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  1. #27
    Join Date
    Mar 2009
    Posts
    32
    This is the problem with our industry. Where i love the fact that this is one of the last types of business in america where a worker can become a owner and there is not a WALMART of AC. There are so many unqualified people out there. We need tougher standers for who can own a company and need stricter regulations. Wow i can not beleivei just said that. Oh well.

  2. #28
    My old transformer didn't blow, it was just putting out 21 volts, not the specified 24. The transformer they installed I am 99.999999% sure they wired wrong and it popped as soon as they threw the breaker. They probably wired it to the 110 or 208 configuration. There is clean 242 volts on the two wires coming into the transformer. There is no issue there.

  3. #29
    Join Date
    Feb 2003
    Location
    pittsburgh,pa
    Posts
    727
    That is bad when the boss is stumped on an older system. The problem probably is not the transformer any way. best to find a good contractor in the area.

  4. #30
    Join Date
    Apr 2008
    Location
    TEXAS
    Posts
    1,701
    Quote Originally Posted by Tie Strap View Post
    thats sad to hear that even the boss couldnt figure something like this out. If I were you, I wouldnt have paid them anything as they haven't fixed the problem yet. Your still w/o heat. At this point, I would just find the orginial installers of the equip. or find another company. Good luck, and I hope everything turns out ok in the end.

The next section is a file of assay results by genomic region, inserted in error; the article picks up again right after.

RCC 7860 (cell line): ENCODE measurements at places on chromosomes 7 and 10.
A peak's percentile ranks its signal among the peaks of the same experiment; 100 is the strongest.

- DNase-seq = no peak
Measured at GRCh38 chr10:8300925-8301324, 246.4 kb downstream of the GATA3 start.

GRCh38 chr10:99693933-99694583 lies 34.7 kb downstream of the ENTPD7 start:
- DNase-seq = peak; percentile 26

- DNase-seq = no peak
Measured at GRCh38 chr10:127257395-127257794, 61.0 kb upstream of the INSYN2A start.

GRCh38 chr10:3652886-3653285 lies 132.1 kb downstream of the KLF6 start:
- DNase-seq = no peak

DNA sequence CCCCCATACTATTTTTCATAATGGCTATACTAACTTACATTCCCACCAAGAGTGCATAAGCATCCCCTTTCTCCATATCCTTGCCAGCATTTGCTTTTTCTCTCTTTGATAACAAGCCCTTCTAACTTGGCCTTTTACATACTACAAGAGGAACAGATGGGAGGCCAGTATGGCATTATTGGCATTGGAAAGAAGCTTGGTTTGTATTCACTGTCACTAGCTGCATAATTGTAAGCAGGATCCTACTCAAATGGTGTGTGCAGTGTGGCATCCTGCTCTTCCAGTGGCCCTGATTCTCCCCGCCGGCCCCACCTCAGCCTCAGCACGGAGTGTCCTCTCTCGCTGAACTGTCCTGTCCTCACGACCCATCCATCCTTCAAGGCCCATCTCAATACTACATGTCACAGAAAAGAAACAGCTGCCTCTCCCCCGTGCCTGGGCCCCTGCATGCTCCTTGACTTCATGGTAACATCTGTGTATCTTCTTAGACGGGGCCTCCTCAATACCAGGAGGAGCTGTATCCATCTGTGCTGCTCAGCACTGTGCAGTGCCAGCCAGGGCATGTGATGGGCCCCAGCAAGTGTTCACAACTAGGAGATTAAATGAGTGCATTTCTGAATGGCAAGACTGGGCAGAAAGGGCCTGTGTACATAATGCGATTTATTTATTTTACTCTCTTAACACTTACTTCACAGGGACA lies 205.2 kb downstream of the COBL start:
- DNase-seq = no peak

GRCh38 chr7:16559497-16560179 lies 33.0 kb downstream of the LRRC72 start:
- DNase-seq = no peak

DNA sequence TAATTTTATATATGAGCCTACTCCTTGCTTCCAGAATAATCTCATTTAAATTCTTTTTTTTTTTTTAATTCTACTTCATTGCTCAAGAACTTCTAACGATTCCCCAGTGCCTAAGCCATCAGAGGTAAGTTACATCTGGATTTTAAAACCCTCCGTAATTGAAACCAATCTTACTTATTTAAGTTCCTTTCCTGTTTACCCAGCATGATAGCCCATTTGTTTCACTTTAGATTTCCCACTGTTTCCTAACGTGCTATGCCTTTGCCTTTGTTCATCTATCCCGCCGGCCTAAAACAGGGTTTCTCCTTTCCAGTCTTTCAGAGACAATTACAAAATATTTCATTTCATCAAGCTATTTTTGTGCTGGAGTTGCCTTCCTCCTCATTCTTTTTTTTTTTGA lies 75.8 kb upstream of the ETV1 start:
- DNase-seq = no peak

p.s.
    I would also reccomend that you not install the transformer, leave that to the pro's.
    original installer? probably mr. coleman his self it was his first!
    "When the people find they can vote themselves money,that will herald the end of the republic" - Benjamin Franklin

    "Government is not reason, it is not eloquence, it is force;like fire, a troublesome servant and a fearful master. Never for a moment should it be left to irresponsible action"- George Washington

  5. #31
    Join Date
    May 2007
    Location
    Alabama
    Posts
    909
    Quote Originally Posted by va302stang View Post